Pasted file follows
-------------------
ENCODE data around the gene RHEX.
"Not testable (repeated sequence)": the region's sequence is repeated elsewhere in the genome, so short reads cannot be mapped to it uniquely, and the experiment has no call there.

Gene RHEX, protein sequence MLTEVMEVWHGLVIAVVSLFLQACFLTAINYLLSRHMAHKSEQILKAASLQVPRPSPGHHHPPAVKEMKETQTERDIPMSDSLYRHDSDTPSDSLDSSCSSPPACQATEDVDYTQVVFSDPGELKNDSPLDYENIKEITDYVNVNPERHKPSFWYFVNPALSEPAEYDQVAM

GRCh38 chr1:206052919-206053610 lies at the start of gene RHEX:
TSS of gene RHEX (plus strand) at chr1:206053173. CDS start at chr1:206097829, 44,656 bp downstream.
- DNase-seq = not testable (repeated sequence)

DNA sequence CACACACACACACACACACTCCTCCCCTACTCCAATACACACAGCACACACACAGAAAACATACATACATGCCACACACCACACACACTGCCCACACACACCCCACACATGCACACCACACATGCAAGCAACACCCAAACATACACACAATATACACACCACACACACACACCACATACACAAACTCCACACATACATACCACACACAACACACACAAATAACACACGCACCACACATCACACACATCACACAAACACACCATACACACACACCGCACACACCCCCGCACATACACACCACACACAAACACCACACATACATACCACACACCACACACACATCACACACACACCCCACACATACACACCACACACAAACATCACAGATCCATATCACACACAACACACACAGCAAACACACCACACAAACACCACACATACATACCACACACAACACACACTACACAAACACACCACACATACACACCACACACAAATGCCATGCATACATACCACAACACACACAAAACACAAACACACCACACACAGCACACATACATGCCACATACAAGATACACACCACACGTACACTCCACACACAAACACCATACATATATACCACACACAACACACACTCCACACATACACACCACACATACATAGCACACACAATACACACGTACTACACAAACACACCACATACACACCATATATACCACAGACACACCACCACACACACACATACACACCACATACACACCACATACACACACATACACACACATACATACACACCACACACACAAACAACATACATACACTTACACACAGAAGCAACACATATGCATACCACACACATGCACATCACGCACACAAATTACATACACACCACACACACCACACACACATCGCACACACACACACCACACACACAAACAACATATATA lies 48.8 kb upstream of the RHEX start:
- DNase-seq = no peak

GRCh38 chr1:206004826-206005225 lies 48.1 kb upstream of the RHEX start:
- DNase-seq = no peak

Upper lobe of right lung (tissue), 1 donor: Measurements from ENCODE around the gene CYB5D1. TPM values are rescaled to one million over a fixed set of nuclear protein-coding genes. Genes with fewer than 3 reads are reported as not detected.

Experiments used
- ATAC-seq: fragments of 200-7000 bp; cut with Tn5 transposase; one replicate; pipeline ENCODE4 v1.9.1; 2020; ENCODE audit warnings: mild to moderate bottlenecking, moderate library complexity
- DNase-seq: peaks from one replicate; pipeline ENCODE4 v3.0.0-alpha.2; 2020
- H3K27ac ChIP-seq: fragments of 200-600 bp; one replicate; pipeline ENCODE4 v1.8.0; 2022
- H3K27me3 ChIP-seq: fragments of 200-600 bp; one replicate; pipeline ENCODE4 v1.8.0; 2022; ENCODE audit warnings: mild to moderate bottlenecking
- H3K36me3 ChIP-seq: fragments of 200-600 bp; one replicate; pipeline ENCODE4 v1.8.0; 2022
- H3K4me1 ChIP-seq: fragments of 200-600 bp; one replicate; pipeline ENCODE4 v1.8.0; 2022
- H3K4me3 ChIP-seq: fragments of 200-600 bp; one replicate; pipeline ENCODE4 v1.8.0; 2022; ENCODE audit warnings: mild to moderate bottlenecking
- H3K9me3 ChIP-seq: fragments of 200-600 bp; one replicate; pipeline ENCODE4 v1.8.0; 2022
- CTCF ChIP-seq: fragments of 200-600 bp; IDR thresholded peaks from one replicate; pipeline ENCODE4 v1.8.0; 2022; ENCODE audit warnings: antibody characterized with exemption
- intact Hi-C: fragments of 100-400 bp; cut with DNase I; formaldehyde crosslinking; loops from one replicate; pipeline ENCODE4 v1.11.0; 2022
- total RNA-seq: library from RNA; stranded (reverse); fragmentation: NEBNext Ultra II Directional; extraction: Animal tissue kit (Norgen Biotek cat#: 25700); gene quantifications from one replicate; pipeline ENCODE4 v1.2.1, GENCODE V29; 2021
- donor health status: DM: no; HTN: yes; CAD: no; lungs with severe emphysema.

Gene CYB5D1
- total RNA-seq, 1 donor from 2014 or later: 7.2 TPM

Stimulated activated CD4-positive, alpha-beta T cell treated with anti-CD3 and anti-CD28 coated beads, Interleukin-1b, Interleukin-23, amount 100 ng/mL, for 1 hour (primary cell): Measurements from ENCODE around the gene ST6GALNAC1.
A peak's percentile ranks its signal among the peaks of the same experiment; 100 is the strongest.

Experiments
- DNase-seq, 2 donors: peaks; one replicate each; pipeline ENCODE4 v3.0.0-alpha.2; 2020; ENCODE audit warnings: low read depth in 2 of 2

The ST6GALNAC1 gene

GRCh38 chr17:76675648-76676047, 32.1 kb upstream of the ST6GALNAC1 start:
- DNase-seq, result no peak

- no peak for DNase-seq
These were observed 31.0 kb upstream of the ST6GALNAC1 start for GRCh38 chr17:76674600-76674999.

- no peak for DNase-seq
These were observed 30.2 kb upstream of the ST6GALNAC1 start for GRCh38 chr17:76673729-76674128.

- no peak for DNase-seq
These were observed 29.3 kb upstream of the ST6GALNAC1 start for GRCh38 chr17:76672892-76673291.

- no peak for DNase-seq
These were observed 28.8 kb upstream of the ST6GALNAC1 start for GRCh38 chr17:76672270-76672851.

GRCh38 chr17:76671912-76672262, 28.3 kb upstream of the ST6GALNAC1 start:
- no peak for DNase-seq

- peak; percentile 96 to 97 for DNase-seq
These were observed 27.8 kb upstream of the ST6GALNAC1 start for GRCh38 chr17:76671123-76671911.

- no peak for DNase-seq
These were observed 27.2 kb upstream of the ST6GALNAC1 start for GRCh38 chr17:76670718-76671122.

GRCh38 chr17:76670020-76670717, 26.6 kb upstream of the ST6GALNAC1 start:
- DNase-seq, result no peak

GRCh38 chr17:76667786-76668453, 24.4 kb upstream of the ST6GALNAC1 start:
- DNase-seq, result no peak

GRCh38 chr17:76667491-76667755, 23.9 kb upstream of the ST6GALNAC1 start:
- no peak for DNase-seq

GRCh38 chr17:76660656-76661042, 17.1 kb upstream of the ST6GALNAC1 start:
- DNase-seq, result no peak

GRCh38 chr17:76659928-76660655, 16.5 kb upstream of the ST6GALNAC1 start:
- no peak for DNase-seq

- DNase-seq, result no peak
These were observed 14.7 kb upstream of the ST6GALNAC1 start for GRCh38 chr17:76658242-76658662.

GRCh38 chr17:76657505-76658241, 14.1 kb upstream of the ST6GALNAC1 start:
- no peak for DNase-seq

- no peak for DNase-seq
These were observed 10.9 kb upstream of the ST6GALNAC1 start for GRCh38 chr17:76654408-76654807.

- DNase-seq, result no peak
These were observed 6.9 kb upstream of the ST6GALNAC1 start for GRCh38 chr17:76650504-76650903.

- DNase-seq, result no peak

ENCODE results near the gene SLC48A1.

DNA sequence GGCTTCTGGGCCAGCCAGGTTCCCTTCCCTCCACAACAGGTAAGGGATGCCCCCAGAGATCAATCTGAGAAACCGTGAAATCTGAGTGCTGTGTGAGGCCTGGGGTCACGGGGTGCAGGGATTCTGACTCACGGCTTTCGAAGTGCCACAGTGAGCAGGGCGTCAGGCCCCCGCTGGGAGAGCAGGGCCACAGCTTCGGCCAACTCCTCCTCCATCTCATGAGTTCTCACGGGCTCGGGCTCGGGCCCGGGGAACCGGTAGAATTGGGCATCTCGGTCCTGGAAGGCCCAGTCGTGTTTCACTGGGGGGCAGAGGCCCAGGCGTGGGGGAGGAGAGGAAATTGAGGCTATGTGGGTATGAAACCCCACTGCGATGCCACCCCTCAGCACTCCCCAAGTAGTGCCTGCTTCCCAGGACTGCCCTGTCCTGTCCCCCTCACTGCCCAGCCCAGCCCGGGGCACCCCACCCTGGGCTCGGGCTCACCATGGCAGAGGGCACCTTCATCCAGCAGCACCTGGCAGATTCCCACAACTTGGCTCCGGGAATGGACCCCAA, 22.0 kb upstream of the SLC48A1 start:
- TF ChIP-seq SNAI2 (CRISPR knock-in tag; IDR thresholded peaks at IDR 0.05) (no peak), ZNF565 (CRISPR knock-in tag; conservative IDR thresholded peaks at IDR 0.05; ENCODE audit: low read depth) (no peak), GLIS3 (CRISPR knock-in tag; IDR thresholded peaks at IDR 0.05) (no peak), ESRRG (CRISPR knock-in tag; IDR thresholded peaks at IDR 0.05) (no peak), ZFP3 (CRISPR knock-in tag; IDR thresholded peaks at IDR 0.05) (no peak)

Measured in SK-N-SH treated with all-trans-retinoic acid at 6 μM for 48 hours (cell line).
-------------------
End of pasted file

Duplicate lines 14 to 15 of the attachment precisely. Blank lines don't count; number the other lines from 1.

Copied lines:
- DNase-seq: peaks from one replicate; pipeline ENCODE4 v3.0.0-alpha.2; 2020
- H3K27ac ChIP-seq: fragments of 200-600 bp; one replicate; pipeline ENCODE4 v1.8.0; 2022